Do you know why Alex started from sending some info about his Next Big Thing only to his loyal supporters, rather then publishing it as an open press release? I, for example, subscribed for Alex's email alerts many months ago, but got my first lucky chance to see it only after some anonymous source revealed a secretly(!) made screenshot of pixelotto.com.
Alex has image of an ordinary child, but he never makes childish mistakes.
The answer is, from marketing point of view, it's much easier to trade your ideas within a closed community of your funs.
According to pixelotto sales, the army of his previous clients became a first echelon pushing Alex's ideas to masses. Free for Alex.
I don't know about end users, but among advertisers pixelotto is booming! Still not sure how they will feel after their ads are wiped out at end of the cycle.
It's true, even before official launching, Alex raised rather impressive amount of $$$. My guess is it's only because he did it BEFORE going public. If all those people had opportunity to discuss it on forums, it may be the figures could be different.
Or may be not...
The intersting thing is, majority of serious experts think the pixelotto idea has no future. Nevertheless, as I mentioned yesterday at the digg.com forum:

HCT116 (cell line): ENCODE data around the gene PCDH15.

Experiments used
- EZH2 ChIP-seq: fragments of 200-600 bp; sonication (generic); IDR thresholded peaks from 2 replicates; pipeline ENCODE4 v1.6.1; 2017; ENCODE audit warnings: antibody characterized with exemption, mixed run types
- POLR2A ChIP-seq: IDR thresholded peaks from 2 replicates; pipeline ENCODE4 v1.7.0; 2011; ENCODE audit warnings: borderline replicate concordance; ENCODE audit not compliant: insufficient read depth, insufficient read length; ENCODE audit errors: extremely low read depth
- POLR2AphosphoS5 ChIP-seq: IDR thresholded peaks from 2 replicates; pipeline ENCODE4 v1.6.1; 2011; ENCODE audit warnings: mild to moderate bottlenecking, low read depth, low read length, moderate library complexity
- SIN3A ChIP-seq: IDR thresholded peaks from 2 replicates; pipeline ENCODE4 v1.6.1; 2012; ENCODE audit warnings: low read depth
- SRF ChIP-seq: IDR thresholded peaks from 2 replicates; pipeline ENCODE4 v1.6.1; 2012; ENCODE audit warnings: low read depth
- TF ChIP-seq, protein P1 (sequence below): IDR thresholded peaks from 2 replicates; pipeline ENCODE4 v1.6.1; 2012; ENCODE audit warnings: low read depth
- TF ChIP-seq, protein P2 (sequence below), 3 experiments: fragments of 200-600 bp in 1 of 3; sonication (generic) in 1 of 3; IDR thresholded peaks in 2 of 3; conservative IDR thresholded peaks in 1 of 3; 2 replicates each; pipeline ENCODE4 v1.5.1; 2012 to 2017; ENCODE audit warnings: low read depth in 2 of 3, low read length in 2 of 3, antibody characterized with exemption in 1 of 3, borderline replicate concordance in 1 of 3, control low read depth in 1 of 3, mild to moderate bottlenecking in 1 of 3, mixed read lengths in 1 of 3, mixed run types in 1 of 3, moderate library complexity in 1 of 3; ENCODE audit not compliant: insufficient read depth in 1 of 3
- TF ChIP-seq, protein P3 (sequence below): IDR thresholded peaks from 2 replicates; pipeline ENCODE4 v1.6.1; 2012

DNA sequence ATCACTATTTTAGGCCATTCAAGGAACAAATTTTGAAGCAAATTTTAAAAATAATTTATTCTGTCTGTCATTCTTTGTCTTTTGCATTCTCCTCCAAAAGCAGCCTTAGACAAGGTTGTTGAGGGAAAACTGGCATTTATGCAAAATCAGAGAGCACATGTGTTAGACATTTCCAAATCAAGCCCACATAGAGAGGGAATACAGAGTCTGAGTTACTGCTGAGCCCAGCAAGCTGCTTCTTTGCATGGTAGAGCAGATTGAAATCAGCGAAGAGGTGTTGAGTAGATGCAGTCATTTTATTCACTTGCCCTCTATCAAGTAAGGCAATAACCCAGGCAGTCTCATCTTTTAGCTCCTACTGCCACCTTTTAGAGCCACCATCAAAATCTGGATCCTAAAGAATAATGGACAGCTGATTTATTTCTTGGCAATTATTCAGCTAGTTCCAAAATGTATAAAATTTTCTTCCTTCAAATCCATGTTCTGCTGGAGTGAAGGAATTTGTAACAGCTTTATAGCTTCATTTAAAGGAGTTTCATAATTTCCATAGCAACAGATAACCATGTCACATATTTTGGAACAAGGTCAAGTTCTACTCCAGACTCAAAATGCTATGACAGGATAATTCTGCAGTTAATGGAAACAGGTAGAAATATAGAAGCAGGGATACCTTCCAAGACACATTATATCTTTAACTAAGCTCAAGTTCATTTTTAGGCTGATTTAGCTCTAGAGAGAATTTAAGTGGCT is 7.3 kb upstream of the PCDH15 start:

"While we are discussing this, Alex's Prize Fund rises ($110,300 at the moment). He does not read digg.com, or what?!!!"
It may be his clients do visit the forums. For example, to create a wave of artificial buzz, which is a must for similar projects. I can be wrong, but huge overnight success for related articles looks suspicious.
It's not to say Alex hired all those people. Rather, there is a common financial interest. There might have been some kind of coordination from Alex's PR advisers too.
A great number of people started clicking it like crazy!
Did They Read What They Click?
"I don't know anyone who doesn't want to win $1m dollars" said Alex to BBC. Right, but what's the price?
Price? "Pixelotto is a 100% free-to-play lottery", says Alex.
I would add: Ideally, you should play his free game from the place on our planet where Internet access is 100% free. For the time I spent for writing these words Internet cafe charged me more than Alex's minimal $2.
But I must admit, announcing a free access to the game is a genius move. For Alex personally! Some people say this is how he bypasses UK's law restrictions and additional tax burden for gambling businesses.
Don't get me wrong, I wish good luck to Alex!
And even devoted to his pixelotto a special news webpage:
I just feel that sometimes criticism is a more valuable input than unconditional support. Although it's quite legal, overloading Internet with tons of useless requests doesn't look good.
If previous Alex's project could be called a Thing for Viewing, this one is a
Thing for Clicking!